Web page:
where dresses and houses are overwhelmingly opulent, social class means everything, and women are taught to be nothing more than wives and mothers. Into this world comes seventeen-year-old Victoria Darling, who wants only to be an artist – a nearly impossible dream for a girl.
After Vicky poses nude for her illicit art class, she is expelled from her French finishing school. Shamed and scandalized, her parents try to marry her off to the wealthy Edmund Carrick-Humphrey. But Vicky has other things on her mind: her clandestine application to the Royal College of Art; her participation in the suffragette movement; and her growing attraction to a working-class boy who may be her muse – or may be the love of her life. As the world of debutante balls, corsets, and high society obligations closes in around her, Vicky is torn. Just how much is she willing to sacrifice to pursue her dreams?
First Sentence: I never set out to pose nude.
I’m sure everybody has heard of A Mad, Wicked Folly by now. I have personally heard tons of great things about A Mad, Wicked Folly floating around in the blogosphere. Everyone was boasting about how good the book was, how it featured a strong female character people would love, and how I would definitely love it if I read it myself. It turns out in this case that the blogosphere was right; I did enjoy reading A Mad, Wicked Folly. In fact, I enjoyed reading it a lot. A Mad, Wicked Folly is probably one of my favorite books of the year and that’s a very high compliment indeed.
“Don’t be an ass, Pierre,” Bertram said. “She’s just a girl.”
There it was again: I was just a girl.
“Pardonnez-moi!” Pierre replied. “I thought she was an artist. She pretends to be.” (5)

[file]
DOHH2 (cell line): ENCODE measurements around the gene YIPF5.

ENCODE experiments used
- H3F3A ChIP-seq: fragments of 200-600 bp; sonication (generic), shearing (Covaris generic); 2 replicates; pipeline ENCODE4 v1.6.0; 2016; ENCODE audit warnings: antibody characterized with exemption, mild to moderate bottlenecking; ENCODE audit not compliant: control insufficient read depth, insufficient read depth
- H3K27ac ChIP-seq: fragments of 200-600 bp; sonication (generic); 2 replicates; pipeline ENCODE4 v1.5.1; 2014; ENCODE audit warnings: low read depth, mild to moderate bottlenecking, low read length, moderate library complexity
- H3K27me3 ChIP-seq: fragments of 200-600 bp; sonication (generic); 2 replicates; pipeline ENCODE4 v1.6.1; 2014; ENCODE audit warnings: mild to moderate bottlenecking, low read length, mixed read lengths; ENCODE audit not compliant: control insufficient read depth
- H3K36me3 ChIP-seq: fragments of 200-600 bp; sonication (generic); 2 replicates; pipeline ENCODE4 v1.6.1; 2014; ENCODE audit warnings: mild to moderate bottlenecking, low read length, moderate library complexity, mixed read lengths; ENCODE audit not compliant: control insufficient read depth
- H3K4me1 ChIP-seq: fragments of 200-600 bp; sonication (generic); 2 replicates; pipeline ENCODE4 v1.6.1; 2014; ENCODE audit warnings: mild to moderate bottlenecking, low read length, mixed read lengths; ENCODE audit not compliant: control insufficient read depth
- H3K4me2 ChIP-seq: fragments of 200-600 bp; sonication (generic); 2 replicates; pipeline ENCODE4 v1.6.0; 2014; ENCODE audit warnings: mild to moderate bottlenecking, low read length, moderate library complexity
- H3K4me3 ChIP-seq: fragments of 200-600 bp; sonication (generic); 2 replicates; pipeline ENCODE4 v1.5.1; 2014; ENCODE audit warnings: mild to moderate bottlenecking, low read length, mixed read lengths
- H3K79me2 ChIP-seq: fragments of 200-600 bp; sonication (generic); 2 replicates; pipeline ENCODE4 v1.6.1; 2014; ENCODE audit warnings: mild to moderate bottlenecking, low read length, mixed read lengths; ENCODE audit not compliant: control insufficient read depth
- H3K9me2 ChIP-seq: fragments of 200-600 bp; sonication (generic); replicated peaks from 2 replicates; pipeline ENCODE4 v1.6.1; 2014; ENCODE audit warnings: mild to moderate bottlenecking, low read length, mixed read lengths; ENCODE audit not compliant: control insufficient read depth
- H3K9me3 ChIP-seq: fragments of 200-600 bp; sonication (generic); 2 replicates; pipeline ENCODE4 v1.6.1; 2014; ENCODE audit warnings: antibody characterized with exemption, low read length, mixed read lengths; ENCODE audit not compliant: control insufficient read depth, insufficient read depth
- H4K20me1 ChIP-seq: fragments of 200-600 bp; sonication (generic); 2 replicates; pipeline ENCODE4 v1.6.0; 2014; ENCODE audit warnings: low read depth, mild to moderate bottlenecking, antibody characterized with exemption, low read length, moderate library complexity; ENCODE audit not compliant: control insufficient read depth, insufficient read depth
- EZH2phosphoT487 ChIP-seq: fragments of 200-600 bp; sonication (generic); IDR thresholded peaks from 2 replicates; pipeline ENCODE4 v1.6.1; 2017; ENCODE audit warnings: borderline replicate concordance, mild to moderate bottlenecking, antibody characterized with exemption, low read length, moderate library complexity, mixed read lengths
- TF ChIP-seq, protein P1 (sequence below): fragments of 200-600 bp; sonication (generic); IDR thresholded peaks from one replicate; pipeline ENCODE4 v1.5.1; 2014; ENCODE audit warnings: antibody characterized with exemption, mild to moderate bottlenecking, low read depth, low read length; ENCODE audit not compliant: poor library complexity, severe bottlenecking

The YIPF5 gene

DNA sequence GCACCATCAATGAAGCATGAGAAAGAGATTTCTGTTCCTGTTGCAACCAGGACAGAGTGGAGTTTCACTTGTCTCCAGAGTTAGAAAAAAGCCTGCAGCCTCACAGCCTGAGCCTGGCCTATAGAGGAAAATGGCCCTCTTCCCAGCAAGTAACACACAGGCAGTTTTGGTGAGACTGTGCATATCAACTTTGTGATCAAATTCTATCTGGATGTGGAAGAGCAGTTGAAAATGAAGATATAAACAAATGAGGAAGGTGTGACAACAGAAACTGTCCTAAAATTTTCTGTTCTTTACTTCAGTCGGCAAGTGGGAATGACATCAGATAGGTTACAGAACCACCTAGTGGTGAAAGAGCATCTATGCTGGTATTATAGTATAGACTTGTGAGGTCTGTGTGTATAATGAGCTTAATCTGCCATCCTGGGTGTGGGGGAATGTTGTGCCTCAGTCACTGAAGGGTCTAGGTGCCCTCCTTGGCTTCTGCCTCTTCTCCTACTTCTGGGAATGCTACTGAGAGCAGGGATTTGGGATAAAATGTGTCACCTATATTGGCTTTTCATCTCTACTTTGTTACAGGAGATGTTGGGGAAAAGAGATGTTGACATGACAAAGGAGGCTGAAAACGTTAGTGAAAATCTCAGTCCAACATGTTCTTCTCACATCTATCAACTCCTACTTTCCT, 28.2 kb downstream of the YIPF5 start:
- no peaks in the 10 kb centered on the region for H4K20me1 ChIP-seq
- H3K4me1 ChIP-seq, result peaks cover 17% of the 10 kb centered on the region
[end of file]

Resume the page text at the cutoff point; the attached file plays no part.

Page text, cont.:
Vicky was a fantastic strong character. If I was in her position, I’ll be cowering in my bed, refusing to come out, but no, Vicky went out and did things, even when the odds were against her. Not only did Vicky pose nude in front of a group of boys, she kept aiming for her goal again and again, even after she landed into heaps of trouble, including being arrested. I would have fainted and had a heart attack by then if I was her. (I’m dead serious about that.) Vicky was like a Katniss in her own unique way. Instead of fighting in the games and trying to save her sibling like Katniss did, Vicky was fighting against the world and society, trying to make her dreams come true, and even setting an example for future generations.
The romance in A Mad, Wicked Folly was absolutely adorable. There was no insta-love and the romance in A Mad, Wicked Folly just made me smile like an absolute fool. It had me grinning widely in the subway and made me think about it when I’m supposed to be doing homework. A Mad, Wicked Folly also explored the idea of an arranged marriage back in the Victorian era. (I’m not completely sure if you call it “an arranged marriage,” but to me, it definitely is one.) I won’t tell you how the arranged marriage ends, you’ll have to read the book for yourself.
“So I either marry a man I don’t know or like, or go live in deepest darkest Norfolk, shut away like a cloistered nun never to be seen again? Times are different now, Mamma. Women can marry for love. It’s not like in your day.” (41)
I love reading historical fiction, especially books set in at or near the Victorian times, and boy, did A Mad Wicked, Folly over-exceed my expectations when it comes to the amount of historical detail it has. There was just so much historical detail in every chapter that I actually picture everything clearly – the characters, the setting, and the constraints of society. The best part is, the many details of the world didn’t bore me to death. In fact, it didn’t bore me at all – I found myself skipping nothing and reading every single sentence slowly and carefully to enjoy the story even more.
Overall, this might be my shortest review yet because I have absolutely no negative things to say about the book, but guys, I just want to hug this book. I am going to say this one: go out and get this book. It is worth your $20, trust me. And when you do read this one and finish it, you can always thank me later. Or maybe we can just swoon over this book together.